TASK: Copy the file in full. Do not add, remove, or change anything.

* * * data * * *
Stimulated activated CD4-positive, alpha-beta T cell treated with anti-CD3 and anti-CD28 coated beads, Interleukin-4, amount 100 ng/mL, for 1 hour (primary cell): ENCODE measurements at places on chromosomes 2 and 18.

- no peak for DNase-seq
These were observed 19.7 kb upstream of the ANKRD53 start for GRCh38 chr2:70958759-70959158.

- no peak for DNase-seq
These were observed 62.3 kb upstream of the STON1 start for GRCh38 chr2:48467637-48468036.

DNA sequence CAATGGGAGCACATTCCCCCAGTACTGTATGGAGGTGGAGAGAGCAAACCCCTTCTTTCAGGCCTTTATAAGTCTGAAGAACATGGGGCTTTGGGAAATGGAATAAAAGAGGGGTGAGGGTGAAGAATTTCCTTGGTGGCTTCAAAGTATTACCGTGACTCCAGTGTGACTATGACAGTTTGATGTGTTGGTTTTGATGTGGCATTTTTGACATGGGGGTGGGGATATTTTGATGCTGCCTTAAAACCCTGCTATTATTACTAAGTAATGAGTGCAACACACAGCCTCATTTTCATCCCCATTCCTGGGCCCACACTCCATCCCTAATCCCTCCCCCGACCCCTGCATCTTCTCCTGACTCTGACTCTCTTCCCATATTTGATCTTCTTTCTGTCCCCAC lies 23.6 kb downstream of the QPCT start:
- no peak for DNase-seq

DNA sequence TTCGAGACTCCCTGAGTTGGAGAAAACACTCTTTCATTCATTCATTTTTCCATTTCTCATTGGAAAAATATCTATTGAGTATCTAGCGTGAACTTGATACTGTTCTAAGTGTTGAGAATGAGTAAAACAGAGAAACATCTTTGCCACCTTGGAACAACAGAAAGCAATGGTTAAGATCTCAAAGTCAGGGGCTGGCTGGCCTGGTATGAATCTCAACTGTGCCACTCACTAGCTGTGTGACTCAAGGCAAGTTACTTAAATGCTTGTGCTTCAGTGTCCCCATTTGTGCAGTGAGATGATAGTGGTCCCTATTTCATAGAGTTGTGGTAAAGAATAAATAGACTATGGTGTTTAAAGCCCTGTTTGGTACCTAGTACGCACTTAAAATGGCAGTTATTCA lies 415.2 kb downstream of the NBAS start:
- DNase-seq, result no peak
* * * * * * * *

Stimulated activated CD4-positive, alpha-beta T cell treated with anti-CD3 and anti-CD28 coated beads, Interleukin-4, amount 100 ng/mL, for 1 hour (primary cell): ENCODE measurements at places on chromosomes 2 and 18.

- no peak for DNase-seq
These were observed 19.7 kb upstream of the ANKRD53 start for GRCh38 chr2:70958759-70959158.

- no peak for DNase-seq
These were observed 62.3 kb upstream of the STON1 start for GRCh38 chr2:48467637-48468036.

DNA sequence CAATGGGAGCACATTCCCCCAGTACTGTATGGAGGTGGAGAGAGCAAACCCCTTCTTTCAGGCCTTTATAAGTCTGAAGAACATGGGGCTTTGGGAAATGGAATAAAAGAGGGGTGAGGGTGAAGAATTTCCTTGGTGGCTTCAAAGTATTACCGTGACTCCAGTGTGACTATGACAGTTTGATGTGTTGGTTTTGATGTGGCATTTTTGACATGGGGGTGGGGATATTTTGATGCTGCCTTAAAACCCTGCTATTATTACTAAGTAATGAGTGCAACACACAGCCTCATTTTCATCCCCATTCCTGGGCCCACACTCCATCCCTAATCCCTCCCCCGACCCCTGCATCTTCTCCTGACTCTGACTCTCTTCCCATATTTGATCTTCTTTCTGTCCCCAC lies 23.6 kb downstream of the QPCT start:
- no peak for DNase-seq

DNA sequence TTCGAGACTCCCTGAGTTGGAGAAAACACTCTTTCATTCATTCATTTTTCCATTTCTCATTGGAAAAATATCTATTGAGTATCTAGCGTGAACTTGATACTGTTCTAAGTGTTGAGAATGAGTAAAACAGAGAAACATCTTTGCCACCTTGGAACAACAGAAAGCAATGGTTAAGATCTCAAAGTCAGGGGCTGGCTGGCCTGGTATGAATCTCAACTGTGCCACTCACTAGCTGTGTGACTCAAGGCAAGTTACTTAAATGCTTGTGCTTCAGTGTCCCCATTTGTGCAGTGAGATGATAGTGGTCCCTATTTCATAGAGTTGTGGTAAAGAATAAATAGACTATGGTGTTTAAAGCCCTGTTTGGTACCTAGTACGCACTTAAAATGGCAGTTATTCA lies 415.2 kb downstream of the NBAS start:
- DNase-seq, result no peak